Swedish Research: Tips for Swedish American ResearchersEdit This Page
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The best thing you can do, when you start your Swedish research project is to start at home! You need to do your "basement and attic archeology" because in order to find your Swedish ancestor in the records of that country, you will eventually need to find the name of the village or parish where they were born, married, or lived in at some point in time. Check your drawers and in the attic for old letters, hymnbooks, family bibles in a foreign language, postcards with people or place names on them, old photos taken in Sweden, any documents in a foreign language, copies of homestead applications, applications to join fraternal orders or to obtain insurance. It is possible to find help to translate records in Swedish.
Ask around in the family - old aunts and cousins might have clues to where the family came from. Write down everything they say about people and places. .
Try to find your Swedes in as many U.S. Federal and state censuses as you can. Relatives may have lived with or near your ancestor in only one census - but that could be crucial to solving your problem. You may not find enough information about your direct ancestor to put him/her across the ocean, but a sibling or other relative who emigrated later may lead you to the information you need.
Look for obituaries or death notices that might mention that the deceased belonged to a Swedish-American church. Most of the records of those churches are available at the www.augustana.edu/swenson/ Swenson Swedish Immigration Research Center in Rock Island, Illinois. If you can find your person in the membeship rolls of a Swedish-American church record, it may list their exact parish of origin in the old country. Sometimes, the very first book for a Swedish-American congregation is so old and fragile it has been placed in a bank vault for safekeeping. If the church you contact says they don't have records older than 1900 or later, ask who has the oldest book.
Ancient provincial names which might be mentioned in your speaking with older relatives could also help narrow the search some. For example, if your Swedes called themselves Smålänningar, they probably came from or lived in the province of Småland. This geographic region encompasses the Southern Swedish counties of Jönköping, Kalmar and Kronoberg with about 500 parishes collectively, each with its own records. A Skåningar probably originates from one of the 100 or so parishes in the county of Kristianstad or Malmohus, and so forth.
Anything said or written, especially in a foreign language, might be a clue to your ancestor's place of origin - so capture it all! And, when you transcribe Swedish documents, be sure to faithfully copy any of the special Swedish characters you see if you can (Swedish has three extra letters not found in English: å, ä , ö )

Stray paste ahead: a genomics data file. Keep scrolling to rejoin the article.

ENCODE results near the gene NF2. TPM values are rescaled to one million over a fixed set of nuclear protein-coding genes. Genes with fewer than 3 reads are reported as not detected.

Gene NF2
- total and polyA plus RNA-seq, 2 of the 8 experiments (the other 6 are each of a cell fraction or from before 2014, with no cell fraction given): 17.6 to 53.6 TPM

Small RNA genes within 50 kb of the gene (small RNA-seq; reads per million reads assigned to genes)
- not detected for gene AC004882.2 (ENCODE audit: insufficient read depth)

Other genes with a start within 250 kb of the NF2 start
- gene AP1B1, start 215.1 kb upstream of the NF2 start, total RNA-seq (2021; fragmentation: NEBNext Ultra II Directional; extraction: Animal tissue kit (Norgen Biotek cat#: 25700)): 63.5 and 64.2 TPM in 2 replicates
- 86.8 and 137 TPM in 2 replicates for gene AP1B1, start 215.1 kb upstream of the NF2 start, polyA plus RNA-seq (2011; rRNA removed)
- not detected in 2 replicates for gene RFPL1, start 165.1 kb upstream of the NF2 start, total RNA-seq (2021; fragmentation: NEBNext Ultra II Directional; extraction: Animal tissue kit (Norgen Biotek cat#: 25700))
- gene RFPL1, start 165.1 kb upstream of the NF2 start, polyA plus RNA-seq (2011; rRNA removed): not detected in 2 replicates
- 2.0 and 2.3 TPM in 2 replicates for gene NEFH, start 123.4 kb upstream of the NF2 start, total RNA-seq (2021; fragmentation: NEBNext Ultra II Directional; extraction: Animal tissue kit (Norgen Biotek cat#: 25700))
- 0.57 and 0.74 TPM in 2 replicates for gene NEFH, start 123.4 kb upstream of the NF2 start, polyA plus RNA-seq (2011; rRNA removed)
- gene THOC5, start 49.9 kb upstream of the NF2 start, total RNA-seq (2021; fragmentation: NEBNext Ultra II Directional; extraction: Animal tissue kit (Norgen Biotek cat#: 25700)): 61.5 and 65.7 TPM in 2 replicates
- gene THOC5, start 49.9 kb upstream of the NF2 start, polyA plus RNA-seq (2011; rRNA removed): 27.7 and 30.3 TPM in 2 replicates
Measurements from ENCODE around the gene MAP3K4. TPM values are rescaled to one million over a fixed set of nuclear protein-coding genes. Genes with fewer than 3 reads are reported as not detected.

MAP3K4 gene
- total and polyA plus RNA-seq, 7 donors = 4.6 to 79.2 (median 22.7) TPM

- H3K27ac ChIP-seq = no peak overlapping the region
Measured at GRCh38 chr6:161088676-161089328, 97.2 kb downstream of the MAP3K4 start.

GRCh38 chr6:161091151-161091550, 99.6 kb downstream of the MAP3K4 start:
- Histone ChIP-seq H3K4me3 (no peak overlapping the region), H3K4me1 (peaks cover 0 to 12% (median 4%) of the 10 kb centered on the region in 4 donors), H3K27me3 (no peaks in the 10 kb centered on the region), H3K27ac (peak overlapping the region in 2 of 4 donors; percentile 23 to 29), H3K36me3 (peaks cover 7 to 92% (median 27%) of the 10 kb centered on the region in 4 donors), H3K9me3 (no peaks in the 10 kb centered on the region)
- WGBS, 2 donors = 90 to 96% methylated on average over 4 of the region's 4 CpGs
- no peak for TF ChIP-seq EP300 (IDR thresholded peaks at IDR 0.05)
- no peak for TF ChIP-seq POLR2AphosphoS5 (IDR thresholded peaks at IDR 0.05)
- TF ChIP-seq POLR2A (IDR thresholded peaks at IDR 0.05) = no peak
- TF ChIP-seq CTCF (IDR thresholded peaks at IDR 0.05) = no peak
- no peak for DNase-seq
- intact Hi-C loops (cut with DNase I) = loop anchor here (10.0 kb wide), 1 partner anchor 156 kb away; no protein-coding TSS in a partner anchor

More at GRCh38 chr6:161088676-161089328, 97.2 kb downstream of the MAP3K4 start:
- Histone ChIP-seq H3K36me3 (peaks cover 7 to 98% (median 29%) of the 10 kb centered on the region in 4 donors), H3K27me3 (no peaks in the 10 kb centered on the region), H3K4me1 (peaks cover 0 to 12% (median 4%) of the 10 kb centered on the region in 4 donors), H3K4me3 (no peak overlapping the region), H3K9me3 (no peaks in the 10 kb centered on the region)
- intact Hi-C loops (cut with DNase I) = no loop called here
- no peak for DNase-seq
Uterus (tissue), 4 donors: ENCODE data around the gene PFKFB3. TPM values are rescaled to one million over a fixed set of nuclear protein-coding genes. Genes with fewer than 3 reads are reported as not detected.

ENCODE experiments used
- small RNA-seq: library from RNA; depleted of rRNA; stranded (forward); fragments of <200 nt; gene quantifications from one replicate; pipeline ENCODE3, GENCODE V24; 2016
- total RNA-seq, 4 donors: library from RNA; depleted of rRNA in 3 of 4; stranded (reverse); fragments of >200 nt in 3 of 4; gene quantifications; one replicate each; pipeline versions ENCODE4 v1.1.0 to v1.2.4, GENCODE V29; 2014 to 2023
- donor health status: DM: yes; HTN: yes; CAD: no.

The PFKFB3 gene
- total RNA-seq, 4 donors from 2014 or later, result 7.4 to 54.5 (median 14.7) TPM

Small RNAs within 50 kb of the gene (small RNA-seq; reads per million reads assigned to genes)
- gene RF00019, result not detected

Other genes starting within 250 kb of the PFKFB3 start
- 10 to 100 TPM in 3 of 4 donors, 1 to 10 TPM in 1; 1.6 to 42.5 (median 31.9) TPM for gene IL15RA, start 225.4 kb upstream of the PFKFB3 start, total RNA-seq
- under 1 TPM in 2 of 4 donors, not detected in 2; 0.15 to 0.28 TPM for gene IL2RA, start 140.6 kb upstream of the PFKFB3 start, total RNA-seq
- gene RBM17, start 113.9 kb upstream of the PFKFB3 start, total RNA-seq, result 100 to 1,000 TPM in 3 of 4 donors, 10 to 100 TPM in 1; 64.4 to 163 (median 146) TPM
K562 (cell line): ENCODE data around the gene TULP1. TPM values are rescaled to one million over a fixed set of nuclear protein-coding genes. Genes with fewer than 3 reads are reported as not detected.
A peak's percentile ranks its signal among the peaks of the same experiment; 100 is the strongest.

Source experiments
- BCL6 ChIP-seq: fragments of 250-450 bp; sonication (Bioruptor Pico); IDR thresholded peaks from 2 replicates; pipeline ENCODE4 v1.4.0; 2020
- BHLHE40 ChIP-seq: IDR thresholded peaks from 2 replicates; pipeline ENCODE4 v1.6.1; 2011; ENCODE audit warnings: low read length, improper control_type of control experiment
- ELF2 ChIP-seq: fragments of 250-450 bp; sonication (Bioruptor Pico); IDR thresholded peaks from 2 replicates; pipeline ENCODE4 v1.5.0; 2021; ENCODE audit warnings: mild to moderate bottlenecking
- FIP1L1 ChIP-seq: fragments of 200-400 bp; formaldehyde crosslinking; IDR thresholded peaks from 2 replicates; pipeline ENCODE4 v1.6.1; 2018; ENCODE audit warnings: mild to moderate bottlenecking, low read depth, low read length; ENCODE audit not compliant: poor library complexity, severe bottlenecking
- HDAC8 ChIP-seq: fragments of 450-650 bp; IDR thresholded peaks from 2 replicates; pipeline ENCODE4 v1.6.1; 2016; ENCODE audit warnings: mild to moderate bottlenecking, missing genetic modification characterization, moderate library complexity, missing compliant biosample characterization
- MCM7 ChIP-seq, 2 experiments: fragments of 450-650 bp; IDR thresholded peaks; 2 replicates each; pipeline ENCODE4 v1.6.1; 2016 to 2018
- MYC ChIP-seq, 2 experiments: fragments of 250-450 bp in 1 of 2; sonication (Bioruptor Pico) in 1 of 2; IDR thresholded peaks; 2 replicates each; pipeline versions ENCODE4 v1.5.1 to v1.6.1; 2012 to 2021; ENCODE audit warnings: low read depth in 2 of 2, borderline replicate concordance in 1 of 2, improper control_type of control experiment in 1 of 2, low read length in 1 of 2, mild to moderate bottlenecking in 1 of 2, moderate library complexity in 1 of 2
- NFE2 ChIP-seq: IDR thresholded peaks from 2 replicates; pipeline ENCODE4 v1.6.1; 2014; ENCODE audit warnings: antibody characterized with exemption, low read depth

To put your Swedish emigrant in his/her cultural context, and to obtain a greater appreciation of what he/she may have experienced in this country, you may want to read the series written by Vilhelm Moberg. He used descriptions and information found in actual letters sent between an emigrant family and their relatives left in Sweden to create a wonderful historical epic. The 4 volume series is called The Emigrants - with each book having a subtitle. They are available in any public library, and at bookstores.
Other excellent descriptions about life in Swedish cities and villages, and life as a Swedish soldier are found in the papers given at the 1980 World Conference on Records, held in Salt Lake City. Volume 8 is the one to access for Sweden and the other Scandinavian countries.
World Conference On Records : Preserving Our Heritage
Authors World Conference on Records (1980 : Salt Lake City) (Main Author)
Notes This is the 13-volume set of the proceedings of the 1980 World Conference on Records, held August 12-15 in Salt Lake City, Utah.
Contents: v. 1. General assemblies, forums, speakers -- v. 2. Personal, family and local history -- v. 3. North American family and local history, part I -- v. 4. North American family and local history, part II -- v. 5. British family and local history, part I -- v. 6. British family and local history, part II -- v. 7. Continental European family and local history --
v. 8. Scandinavian family and local history</u -- v. 9. Latin American and Iberian family and local history -- v. 10. Australasian and Polynesian family and local history -- v. 11. Asian and African family and local history -- v. 12. Historical changes in population, family and community -- v. 13. Index to proceedings.
Publication [Salt Lake City, Utah : Corporation of the President of The Church of Jesus Christ of Latter-day Saints, 1980]
Physical 13 v. (various pagings) : ill. ; 28 cm.
Subject Class 929.1 W893 1980
References (Indexed In) Index to proceedings
(Indexed In) 1980 World Conference on Records microfiche numbers
Contains General assemblies, forums, exhibits, speakers
Other good histories may certainly be found by "googling" the subject, but the above suggested sources will give good basic background to the cultural context of your emigrant Swede.
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